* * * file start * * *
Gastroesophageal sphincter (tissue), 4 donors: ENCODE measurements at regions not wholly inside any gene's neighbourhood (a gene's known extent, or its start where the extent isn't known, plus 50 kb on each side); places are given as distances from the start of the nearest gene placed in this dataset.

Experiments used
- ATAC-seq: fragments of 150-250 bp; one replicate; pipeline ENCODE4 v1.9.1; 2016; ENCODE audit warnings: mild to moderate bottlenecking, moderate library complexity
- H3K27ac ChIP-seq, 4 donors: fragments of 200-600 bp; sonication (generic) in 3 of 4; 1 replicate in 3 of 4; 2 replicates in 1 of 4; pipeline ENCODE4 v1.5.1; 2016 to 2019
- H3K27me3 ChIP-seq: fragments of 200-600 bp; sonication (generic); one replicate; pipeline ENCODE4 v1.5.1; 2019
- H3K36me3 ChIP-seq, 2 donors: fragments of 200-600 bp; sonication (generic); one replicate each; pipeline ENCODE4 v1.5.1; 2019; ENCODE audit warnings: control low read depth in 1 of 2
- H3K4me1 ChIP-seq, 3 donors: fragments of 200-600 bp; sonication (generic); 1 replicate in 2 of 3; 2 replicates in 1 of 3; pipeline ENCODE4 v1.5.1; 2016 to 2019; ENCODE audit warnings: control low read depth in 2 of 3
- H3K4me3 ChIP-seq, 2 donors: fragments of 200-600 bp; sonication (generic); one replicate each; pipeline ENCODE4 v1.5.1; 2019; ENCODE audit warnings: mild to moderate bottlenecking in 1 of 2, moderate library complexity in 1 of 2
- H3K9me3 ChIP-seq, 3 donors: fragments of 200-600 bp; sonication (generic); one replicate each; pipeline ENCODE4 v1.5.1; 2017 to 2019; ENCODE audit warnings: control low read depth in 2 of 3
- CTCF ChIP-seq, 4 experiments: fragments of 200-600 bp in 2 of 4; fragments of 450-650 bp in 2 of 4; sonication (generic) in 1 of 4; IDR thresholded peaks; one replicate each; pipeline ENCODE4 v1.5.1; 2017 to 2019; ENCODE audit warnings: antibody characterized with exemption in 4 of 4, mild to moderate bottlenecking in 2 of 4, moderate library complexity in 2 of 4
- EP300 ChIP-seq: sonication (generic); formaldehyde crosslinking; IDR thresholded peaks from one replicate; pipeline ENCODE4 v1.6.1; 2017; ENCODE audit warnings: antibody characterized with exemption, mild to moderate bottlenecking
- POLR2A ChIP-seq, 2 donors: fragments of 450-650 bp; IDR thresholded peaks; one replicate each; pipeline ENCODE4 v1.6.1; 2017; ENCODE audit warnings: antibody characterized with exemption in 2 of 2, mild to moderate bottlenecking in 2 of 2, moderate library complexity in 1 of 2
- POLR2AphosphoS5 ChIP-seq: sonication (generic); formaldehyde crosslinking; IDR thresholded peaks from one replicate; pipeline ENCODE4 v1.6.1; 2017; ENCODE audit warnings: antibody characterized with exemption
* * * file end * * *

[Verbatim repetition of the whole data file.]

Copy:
Gastroesophageal sphincter (tissue), 4 donors: ENCODE measurements at regions not wholly inside any gene's neighbourhood (a gene's known extent, or its start where the extent isn't known, plus 50 kb on each side); places are given as distances from the start of the nearest gene placed in this dataset.

Experiments used
- ATAC-seq: fragments of 150-250 bp; one replicate; pipeline ENCODE4 v1.9.1; 2016; ENCODE audit warnings: mild to moderate bottlenecking, moderate library complexity
- H3K27ac ChIP-seq, 4 donors: fragments of 200-600 bp; sonication (generic) in 3 of 4; 1 replicate in 3 of 4; 2 replicates in 1 of 4; pipeline ENCODE4 v1.5.1; 2016 to 2019
- H3K27me3 ChIP-seq: fragments of 200-600 bp; sonication (generic); one replicate; pipeline ENCODE4 v1.5.1; 2019
- H3K36me3 ChIP-seq, 2 donors: fragments of 200-600 bp; sonication (generic); one replicate each; pipeline ENCODE4 v1.5.1; 2019; ENCODE audit warnings: control low read depth in 1 of 2
- H3K4me1 ChIP-seq, 3 donors: fragments of 200-600 bp; sonication (generic); 1 replicate in 2 of 3; 2 replicates in 1 of 3; pipeline ENCODE4 v1.5.1; 2016 to 2019; ENCODE audit warnings: control low read depth in 2 of 3
- H3K4me3 ChIP-seq, 2 donors: fragments of 200-600 bp; sonication (generic); one replicate each; pipeline ENCODE4 v1.5.1; 2019; ENCODE audit warnings: mild to moderate bottlenecking in 1 of 2, moderate library complexity in 1 of 2
- H3K9me3 ChIP-seq, 3 donors: fragments of 200-600 bp; sonication (generic); one replicate each; pipeline ENCODE4 v1.5.1; 2017 to 2019; ENCODE audit warnings: control low read depth in 2 of 3
- CTCF ChIP-seq, 4 experiments: fragments of 200-600 bp in 2 of 4; fragments of 450-650 bp in 2 of 4; sonication (generic) in 1 of 4; IDR thresholded peaks; one replicate each; pipeline ENCODE4 v1.5.1; 2017 to 2019; ENCODE audit warnings: antibody characterized with exemption in 4 of 4, mild to moderate bottlenecking in 2 of 4, moderate library complexity in 2 of 4
- EP300 ChIP-seq: sonication (generic); formaldehyde crosslinking; IDR thresholded peaks from one replicate; pipeline ENCODE4 v1.6.1; 2017; ENCODE audit warnings: antibody characterized with exemption, mild to moderate bottlenecking
- POLR2A ChIP-seq, 2 donors: fragments of 450-650 bp; IDR thresholded peaks; one replicate each; pipeline ENCODE4 v1.6.1; 2017; ENCODE audit warnings: antibody characterized with exemption in 2 of 2, mild to moderate bottlenecking in 2 of 2, moderate library complexity in 1 of 2
- POLR2AphosphoS5 ChIP-seq: sonication (generic); formaldehyde crosslinking; IDR thresholded peaks from one replicate; pipeline ENCODE4 v1.6.1; 2017; ENCODE audit warnings: antibody characterized with exemption